"I think it's a novel pathway," he said.
Most current medications try to reduce inflammation or improve bronchodilation. The researchers want to see whether ibuprofen can improve lung tissue repair.
Emphysema is a type of chronic obstructive pulmonary disease (COPD) that involves damage to air sacs in the lungs. It is often combined with chronic bronchitis and other lung problems. Emphysema damage keeps the body from getting enough oxygen.
In the United States, Criner said, COPD is the third leading cause of death. "We need new therapies," he said.
Ninety-two percent of patients are smokers.
Temple is one of three clinical sites that will conduct the ibuprofen study. National Jewish Health in Denver and Harbor-UCLA Medical Center are also recruiting patients. The University of Nebraska is coordinating data for the three-year, $4.4 million study funded by the National Institutes of Health.
Temple hopes to recruit 50 to 75 of the 150 patients in the trial.
The purpose of the trial is to see whether ibuprofen blocks production of prostaglandin E in the lung. The fatty acid is believed to increase in COPD and impair normal tissue repair. Patients with higher levels of prostaglandin E have greater reductions in lung function, Criner said.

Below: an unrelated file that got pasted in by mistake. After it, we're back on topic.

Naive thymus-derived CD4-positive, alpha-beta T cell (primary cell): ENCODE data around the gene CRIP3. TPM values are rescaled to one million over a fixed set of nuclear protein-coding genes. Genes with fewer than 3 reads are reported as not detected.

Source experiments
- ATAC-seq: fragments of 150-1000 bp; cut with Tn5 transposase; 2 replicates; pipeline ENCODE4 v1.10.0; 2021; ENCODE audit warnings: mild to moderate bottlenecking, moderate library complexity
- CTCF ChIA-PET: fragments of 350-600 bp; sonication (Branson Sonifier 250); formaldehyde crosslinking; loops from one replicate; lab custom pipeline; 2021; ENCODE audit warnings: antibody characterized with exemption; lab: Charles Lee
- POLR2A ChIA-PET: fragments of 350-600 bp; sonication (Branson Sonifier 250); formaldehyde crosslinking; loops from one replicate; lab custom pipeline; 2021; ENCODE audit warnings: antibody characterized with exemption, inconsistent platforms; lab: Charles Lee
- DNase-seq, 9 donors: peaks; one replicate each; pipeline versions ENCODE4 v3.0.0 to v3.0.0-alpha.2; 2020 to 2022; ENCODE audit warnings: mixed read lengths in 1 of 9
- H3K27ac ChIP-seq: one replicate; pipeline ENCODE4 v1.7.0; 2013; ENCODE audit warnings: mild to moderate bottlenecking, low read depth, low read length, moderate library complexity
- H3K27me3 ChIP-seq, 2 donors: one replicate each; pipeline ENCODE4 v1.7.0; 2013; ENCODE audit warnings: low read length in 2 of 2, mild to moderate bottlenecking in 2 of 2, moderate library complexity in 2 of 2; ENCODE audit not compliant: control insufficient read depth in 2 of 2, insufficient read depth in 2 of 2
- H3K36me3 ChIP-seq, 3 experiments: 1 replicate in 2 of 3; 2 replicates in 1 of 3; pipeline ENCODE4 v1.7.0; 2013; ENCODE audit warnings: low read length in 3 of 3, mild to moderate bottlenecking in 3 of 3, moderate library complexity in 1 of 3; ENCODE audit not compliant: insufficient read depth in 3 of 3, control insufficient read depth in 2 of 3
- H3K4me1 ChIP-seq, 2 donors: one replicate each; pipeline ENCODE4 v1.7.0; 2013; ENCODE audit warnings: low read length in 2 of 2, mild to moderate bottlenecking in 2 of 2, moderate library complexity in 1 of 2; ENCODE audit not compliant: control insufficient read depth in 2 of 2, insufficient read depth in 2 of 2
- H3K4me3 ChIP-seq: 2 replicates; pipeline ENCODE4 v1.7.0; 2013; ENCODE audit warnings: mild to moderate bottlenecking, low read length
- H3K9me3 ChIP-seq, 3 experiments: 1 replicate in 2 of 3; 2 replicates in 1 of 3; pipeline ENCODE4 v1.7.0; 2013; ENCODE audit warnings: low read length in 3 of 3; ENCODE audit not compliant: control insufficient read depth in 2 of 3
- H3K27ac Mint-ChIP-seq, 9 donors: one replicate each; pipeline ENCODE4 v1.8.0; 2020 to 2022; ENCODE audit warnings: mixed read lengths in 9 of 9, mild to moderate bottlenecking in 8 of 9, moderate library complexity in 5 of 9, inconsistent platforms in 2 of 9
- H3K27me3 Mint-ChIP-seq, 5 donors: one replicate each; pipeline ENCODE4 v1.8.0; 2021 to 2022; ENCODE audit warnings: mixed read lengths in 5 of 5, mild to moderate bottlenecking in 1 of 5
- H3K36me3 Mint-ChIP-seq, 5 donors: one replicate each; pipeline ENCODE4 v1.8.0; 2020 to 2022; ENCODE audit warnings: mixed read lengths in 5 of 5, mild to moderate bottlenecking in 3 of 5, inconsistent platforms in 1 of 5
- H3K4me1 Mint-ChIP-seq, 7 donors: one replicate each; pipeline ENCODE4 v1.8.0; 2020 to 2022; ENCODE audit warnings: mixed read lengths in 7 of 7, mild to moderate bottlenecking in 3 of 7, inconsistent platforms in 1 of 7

Ibuprofen is known to block prostaglandins in other parts of the body. Criner said some studies have shown that the drug can improve lung function in cystic fibrosis, although the mechanism is not clear.
To be eligible for the randomized, placebo-controlled trial, patients must have emphysema in at least 5 percent of their lungs. Over three months, participants will take either 600 mg of ibuprofen three times a day or a placebo. Researchers will look at measures of tissue repair and damage.
Criner said Temple was also involved in a large, national study of smokers over time. It is testing less invasive ways to do lung-reduction surgery and new injectable, biologic drugs for COPD.
A recent Temple study found that statin drugs did not help COPD patients.